Shocked by the demand, and knowing what would certainly happen to all these individuals, Mayor Karrer went to consult with the bishop of the island, Chrysostomos.
They both took the courageous—and obviously perilous—decision to deny writing down the names of these people.
The Natural Wonders of Zakynthos
Zakynthos’ beautiful scenery preserves a deep ecological history, where ecosystems and animals live together undisturbed. These natural wonders are available for visitors and locals alike to experience but are also controlled so that the native flora and fauna can exist as peacefully as possible at the National Marine Park of Zakynthos.
If you ever decide to visit the Marine Park, keep in mind that it is a completely natural, undeveloped island which does not have any tourist amenities whatsoever.
For this reason, it is advised that visitors take enough supplies with them for their trips and that they leave no trace of their visit nor cause any distress to the endangered marine animals there.
The National Marine Park of Zakynthos was established in 1999 and is the first national park created for the protection of sea turtles in the Mediterranean. It is part of the Natura 2000 ecological network.
The loggerhead is a species of oceanic turtle which lives in various locales around the world. They can be found in the Atlantic, Indian, and Pacific Oceans, as well as in the Mediterranean sea.
Unfortunately, despite being prevalent in many of the world’s seas, the loggerhead has a low reproductive rate; females lay an average of four groups of eggs at one time and then produce no eggs at all for a span of two to three years.
Sea turtles in Zakynthos face threats from human development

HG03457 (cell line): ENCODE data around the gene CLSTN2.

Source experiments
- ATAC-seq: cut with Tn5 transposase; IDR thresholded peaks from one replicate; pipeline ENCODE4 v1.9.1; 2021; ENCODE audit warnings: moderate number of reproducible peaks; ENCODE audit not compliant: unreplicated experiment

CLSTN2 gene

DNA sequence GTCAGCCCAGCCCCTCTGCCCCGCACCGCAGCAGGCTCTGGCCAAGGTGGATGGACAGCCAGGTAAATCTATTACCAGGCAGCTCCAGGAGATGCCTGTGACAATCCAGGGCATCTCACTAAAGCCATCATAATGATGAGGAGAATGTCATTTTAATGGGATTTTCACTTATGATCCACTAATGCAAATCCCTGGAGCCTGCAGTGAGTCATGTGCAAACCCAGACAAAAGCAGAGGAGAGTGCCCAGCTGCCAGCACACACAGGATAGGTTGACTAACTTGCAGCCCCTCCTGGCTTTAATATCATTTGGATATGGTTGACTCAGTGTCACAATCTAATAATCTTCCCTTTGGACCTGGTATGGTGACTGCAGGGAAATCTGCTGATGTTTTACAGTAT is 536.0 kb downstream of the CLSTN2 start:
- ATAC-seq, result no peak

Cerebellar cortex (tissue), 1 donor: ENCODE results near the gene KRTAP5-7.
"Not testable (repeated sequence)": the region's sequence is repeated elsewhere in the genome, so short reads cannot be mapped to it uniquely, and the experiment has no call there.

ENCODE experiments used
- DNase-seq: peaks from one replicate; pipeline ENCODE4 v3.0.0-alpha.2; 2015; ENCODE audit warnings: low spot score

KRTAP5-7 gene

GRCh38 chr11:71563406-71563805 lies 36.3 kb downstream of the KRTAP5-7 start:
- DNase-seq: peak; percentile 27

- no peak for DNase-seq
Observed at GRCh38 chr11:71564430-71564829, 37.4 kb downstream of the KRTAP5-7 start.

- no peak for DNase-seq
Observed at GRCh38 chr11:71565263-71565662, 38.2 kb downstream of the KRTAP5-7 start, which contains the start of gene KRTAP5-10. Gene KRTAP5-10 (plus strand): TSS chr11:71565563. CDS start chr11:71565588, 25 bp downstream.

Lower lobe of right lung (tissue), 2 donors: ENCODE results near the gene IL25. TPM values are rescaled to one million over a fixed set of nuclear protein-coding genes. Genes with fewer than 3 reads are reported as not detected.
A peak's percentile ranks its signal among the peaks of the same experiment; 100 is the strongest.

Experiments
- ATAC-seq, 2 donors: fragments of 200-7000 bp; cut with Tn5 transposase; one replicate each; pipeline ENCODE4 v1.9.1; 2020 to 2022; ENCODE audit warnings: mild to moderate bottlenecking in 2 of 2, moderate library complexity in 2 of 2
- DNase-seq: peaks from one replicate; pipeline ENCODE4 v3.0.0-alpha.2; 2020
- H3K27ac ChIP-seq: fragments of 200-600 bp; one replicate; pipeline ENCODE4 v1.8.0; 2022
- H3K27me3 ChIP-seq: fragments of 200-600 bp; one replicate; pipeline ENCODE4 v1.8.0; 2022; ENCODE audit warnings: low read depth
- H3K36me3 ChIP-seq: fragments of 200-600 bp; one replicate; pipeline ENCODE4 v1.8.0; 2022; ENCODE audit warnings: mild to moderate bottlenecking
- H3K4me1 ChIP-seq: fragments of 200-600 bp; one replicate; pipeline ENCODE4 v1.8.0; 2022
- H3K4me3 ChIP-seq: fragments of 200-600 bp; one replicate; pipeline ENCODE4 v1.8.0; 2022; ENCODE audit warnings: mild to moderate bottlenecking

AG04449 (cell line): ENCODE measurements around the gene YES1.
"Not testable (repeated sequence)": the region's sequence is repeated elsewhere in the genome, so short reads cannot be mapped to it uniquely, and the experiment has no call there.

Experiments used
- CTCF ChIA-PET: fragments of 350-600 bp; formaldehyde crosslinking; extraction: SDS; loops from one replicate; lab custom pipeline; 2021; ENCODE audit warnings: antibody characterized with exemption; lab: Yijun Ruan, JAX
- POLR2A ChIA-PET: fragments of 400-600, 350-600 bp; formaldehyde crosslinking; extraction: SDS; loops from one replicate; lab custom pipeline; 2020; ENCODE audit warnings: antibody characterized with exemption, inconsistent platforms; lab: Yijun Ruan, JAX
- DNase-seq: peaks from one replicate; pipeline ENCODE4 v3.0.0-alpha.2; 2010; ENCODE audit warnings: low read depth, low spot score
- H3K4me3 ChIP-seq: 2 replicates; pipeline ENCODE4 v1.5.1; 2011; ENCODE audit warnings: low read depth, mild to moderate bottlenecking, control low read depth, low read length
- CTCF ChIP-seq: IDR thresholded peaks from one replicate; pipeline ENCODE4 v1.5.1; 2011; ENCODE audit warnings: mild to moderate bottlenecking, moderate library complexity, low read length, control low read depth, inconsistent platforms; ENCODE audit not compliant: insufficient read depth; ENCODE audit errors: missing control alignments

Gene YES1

The loggerhead is the world’s largest hard-shelled turtle with a lifespan of 47 to 67 years.
It is also the world’s second largest extant turtle after the leatherback.
Adults can weigh from 80 to 200 kg (180 to 440 pounds), but their average weight is usually about 135 kg (298 pounds). The largest loggerhead specimen ever caught weighed in at an astounding 545 kg (1,202 pounds)
The biggest threat these gentle giants face is loss of nesting habitat due to coastal development, predation of nests, and human disturbances, such as housing developments and coastal lighting.
Even the seemingly innocuous lights along beachfront homes and other buildings can wreak havoc with loggerhead survival since they may cause disorientation during the emergence of hatchlings as they race toward the sea.
Female loggerheads swim through the pristine waters of Marathonisi each and every summer to lay their eggs on its sandy beaches.
For this reason, if anyone ever decides to visit this special, protected islet, they should take extra precautions to not disturb the environment in any way during their trip, especially the sandy beach which is critical to the survival of the loggerhead.